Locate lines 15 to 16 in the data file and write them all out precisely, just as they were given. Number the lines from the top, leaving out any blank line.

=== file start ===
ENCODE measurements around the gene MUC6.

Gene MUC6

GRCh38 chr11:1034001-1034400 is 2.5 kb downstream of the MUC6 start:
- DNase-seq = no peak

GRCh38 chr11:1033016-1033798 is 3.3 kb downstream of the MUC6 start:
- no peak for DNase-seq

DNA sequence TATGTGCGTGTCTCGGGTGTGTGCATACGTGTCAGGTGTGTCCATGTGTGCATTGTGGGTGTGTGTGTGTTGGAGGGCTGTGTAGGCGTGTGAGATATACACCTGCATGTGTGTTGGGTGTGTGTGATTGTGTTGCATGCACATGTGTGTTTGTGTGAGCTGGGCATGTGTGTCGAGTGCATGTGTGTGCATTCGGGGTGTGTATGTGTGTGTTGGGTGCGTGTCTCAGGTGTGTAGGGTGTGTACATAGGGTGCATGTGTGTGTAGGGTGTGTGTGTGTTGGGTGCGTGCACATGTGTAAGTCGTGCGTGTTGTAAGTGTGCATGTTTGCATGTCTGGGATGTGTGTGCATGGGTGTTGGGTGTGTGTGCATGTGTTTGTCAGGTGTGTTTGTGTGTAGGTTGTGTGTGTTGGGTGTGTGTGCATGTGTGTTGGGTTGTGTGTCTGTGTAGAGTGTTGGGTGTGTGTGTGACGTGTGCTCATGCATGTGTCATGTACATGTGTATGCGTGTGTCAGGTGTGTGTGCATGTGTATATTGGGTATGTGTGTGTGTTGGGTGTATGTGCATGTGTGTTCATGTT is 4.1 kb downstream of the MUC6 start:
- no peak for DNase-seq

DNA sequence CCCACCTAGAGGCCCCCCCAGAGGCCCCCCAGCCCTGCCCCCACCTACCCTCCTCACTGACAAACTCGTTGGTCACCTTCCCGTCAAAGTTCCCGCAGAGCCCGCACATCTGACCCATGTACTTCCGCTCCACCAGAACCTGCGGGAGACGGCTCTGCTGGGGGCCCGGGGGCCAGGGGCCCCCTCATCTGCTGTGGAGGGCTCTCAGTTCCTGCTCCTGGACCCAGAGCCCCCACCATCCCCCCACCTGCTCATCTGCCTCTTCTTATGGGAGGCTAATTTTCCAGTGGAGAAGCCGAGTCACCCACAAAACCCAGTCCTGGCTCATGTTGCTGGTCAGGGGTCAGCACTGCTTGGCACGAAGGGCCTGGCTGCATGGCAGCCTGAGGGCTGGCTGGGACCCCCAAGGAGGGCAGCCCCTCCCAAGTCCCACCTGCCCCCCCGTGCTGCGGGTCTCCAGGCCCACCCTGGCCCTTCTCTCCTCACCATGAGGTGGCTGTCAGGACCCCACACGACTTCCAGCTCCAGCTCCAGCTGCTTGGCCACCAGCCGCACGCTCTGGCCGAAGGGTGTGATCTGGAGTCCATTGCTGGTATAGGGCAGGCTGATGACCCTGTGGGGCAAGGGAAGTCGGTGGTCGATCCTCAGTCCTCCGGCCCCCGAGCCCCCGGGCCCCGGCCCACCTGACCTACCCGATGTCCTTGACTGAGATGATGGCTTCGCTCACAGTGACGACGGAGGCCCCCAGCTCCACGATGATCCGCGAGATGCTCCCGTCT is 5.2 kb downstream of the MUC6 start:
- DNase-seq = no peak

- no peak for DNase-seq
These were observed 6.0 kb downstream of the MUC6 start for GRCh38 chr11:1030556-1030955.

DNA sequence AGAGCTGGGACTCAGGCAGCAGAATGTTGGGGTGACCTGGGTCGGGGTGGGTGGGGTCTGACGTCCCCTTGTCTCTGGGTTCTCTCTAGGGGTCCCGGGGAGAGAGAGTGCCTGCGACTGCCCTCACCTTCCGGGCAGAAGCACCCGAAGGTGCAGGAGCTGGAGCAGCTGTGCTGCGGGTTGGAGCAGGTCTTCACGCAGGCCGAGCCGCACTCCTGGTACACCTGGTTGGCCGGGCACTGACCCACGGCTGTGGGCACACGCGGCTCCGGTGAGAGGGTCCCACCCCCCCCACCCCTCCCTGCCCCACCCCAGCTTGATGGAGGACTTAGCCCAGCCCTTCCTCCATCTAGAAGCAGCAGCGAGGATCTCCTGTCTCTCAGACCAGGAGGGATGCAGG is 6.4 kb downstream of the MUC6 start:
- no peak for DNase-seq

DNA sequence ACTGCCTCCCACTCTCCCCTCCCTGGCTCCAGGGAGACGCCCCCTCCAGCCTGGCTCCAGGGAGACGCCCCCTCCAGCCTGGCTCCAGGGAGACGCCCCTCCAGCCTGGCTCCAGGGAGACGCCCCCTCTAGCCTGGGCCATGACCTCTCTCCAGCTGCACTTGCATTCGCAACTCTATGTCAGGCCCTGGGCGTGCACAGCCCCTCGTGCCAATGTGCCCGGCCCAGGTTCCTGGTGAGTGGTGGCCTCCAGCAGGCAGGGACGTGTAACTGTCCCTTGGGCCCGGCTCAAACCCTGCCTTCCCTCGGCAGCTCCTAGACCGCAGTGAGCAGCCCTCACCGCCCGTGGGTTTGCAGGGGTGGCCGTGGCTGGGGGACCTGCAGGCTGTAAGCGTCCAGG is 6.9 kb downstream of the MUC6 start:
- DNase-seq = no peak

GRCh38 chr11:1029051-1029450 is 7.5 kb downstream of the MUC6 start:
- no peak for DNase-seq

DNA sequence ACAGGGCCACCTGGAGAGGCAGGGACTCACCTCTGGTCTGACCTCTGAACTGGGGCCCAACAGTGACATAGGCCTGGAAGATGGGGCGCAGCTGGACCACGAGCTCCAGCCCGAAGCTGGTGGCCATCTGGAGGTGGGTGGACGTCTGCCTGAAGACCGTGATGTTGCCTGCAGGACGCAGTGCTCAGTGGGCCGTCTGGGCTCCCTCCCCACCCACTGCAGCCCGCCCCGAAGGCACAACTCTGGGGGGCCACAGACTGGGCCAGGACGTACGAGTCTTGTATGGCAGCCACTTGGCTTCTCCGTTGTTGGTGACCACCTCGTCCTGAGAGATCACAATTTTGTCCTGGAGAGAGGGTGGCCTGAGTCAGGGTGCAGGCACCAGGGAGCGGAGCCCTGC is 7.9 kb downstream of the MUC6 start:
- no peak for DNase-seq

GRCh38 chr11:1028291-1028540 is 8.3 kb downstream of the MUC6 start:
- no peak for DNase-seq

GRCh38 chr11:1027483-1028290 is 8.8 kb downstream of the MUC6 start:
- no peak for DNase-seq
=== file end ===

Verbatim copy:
DNA sequence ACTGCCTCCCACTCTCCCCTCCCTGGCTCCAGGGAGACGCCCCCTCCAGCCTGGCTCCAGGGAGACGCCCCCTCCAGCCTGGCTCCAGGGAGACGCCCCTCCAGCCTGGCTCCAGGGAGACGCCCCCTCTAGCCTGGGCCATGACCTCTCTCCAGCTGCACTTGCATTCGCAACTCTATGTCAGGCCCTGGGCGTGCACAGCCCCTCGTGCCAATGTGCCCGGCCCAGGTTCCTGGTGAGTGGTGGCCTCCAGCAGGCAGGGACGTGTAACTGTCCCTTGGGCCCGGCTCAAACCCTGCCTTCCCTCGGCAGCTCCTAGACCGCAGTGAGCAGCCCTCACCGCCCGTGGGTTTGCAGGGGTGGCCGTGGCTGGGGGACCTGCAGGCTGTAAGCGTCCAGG is 6.9 kb downstream of the MUC6 start:
- DNase-seq = no peak